Black Manta in Aquaman and the Lost Kingdom

Aquaman and the Lost Kingdom

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Aquaman and the Lost Kingdom achieves monumental status while simultaneously embodying the essence of a perfectly mediocre superhero film. Its most notable feature lies in being the swan song of the DC Extended Universe, Warner Bros.’ ambitious venture mirroring the Marvel Cinematic Universe’s triumphs. The journey commenced in 2013 with Man of Steel, and after a decade of mostly lackluster outings, punctuated by fleeting moments of brilliance, the saga reaches its zenith with this film.

A film that feels like it arrived two years too late. The previous Aquaman installment hit theaters in 2018, leaving a five-year gap since audiences last encountered Arthur Curry, save for brief appearances like in The Flash. Such hiatuses between movies seem commonplace in shared universes, yet it’s worth noting that within a five-year span, three Iron Man films graced the screen—a pace that highlights the stark contrast in release schedules.

Driven by a thirst for vengeance following his father’s demise, Black Manta (Yahya Abdul-Mateen II) wields the formidable power of the Black Trident, emerging as a relentless adversary poised to settle the score with Aquaman (Jason Momoa). With Atlantis hanging in the balance, Aquaman must forge an unlikely alliance with his incarcerated brother (Patrick Wilson) to safeguard their kingdom against imminent threats. Together, they stand as the last line of defense, ready to confront the dark forces that seek to engulf their realm in chaos.

What immediately distinguishes this movie is its near-complete detachment from other DCEU films. Unlike this year’s “The Flash”, which boasted nods to the entire live-action DC comics history, including appearances from Aquaman, Wonder Woman, Supergirl, General Zod, and a trio of Batmans, “Aquaman and the Lost Kingdom” remains true to its titular hero. Here, Aquaman confronts Black Manta’s personal vendetta while balancing the demands of kingship with his private life. It’s a welcome respite from the overstuffed cameofest of “The Flash”.

However, the storyline itself is tried and tested. Drawing inspiration from the Thor franchise, this film resurrects Ocean Master from its predecessor to forge a fragile alliance between him and Aquaman. Much like in Thor, they share a fraternal bond. The kingdom of Atlantis mirrors Asgard in the Thor movies, with the primary distinction being the use of a trident instead of a hammer by the protagonist.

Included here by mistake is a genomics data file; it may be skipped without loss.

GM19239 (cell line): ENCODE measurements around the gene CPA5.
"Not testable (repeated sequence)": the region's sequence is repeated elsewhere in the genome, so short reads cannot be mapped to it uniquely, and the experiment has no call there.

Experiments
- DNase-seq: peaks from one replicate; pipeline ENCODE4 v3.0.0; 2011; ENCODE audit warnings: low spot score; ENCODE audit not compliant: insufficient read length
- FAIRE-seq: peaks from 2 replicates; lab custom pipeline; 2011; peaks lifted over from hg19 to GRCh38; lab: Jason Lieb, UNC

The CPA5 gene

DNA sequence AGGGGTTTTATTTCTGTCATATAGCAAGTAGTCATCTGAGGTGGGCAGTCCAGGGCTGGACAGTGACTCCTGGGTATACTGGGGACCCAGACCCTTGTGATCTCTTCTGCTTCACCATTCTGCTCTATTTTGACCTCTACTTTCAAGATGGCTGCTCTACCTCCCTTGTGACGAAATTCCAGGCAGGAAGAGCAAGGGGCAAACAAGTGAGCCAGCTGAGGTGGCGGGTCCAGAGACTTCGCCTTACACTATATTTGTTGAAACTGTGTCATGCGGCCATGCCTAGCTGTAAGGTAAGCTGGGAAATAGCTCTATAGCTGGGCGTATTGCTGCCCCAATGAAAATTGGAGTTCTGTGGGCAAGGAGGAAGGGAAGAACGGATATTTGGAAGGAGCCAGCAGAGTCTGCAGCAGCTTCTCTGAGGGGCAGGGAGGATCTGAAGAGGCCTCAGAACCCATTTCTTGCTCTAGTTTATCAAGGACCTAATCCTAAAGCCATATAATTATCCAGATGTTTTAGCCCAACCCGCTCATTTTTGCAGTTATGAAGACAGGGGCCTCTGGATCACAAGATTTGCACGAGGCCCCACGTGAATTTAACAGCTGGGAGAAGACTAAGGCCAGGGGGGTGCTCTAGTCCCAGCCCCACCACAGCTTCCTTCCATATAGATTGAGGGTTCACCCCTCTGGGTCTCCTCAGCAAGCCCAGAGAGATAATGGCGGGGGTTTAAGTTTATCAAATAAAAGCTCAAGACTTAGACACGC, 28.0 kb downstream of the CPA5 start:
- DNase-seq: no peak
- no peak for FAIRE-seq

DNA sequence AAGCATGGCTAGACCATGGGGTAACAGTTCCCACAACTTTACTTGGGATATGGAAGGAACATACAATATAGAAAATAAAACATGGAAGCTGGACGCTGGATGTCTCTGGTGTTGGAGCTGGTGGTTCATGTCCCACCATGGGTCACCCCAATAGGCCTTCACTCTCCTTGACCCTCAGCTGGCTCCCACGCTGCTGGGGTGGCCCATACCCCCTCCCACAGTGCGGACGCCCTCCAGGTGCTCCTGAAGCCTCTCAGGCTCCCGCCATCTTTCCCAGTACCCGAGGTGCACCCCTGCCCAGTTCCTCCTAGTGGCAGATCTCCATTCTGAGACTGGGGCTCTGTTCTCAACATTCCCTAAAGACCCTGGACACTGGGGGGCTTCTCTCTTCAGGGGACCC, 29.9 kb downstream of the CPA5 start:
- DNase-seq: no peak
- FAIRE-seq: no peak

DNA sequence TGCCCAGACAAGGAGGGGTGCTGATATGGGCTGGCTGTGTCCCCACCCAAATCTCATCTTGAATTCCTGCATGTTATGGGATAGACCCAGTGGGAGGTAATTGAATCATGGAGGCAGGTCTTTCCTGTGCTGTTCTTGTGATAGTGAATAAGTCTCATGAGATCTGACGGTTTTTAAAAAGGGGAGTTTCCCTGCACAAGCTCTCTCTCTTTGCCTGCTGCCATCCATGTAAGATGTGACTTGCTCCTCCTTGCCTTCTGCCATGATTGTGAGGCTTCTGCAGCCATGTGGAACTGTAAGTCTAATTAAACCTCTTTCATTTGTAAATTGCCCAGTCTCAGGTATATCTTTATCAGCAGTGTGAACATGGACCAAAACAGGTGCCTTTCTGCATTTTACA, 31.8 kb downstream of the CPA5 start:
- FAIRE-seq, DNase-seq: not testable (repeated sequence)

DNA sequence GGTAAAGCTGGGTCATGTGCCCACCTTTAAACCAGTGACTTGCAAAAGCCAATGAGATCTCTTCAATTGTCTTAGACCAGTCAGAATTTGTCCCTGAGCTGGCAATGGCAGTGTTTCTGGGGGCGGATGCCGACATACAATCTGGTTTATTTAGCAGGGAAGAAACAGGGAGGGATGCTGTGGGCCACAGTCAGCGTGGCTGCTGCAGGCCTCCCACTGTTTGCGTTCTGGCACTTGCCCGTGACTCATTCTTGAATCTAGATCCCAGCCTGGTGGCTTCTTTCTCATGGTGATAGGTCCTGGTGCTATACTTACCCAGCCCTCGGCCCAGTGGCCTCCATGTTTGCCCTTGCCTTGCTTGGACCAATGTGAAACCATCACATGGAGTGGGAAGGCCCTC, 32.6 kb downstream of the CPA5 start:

The most uncomfortable aspect of “Aquaman and the Lost Kingdom” centers around the character of Mera. Actress Amber Heard’s highly publicized dispute with her ex-husband, Johnny Depp, and a televised court battle regarding domestic abuse, cast a shadow over her portrayal. It’s evident that efforts were made to minimize her screen time as much as possible, but her role proved too significant to omit entirely. Consequently, Mera’s presence feels sporadic, disappearing entirely during the middle act only to resurface abruptly towards the film’s conclusion. This decision is perplexing, given the opportunity to raise stakes for Aquaman by potentially eliminating her character in the first act.

Both the Flash and Aquaman served as comic relief characters in Justice League, posing a challenge for them to anchor their own standalone films. In The Flash, they addressed this hurdle by introducing two Barrys, with the new iteration even more grating. In Aquaman, the character essentially morphs into a version of Tony Stark—witty, charismatic, yet bearing a serious demeanor. He grapples with single parenthood while enduring comical mishaps, such as being urinated on by his infant. Attempting to navigate both serious political affairs and personal responsibilities, he oscillates between moments of gravity and levity. Yet, the film struggles to carve out his distinct identity, leaving him suspended between caricature and character.

In this unremarkable offering, the DCEU exits not with a bang but with a gradual whimper. As a standalone film, it’s passable, albeit overlong, as is the tendency with many entries in this genre. The handling of Mera/Amber Heard leaves much to be desired, underscoring missed opportunities. Nevertheless, it surpasses the likes of Wonder Woman 1984 or Suicide Squad in terms of enjoyability. Since Avengers: Endgame, superhero fatigue looms large, but Aquaman and the Lost Kingdom deftly sidesteps this issue with its standalone narrative. Yet, this very approach also renders it just another run-of-the-mill superhero flick, lacking the distinctive spark that elevates it beyond the genre’s norms.

Aquaman and the Lost Kingdom poster
Aquaman and the Lost Kingdom poster
Aquaman and the Lost Kingdom
  • Year:
  • Director:
    • James Wan
  • Cast:
    • Jason Momoa
    • Patrick Wilson
    • Yahya Abdul-Mateen II
  • Genres:
    Action, Adventure, Fantasy
  • Running time:


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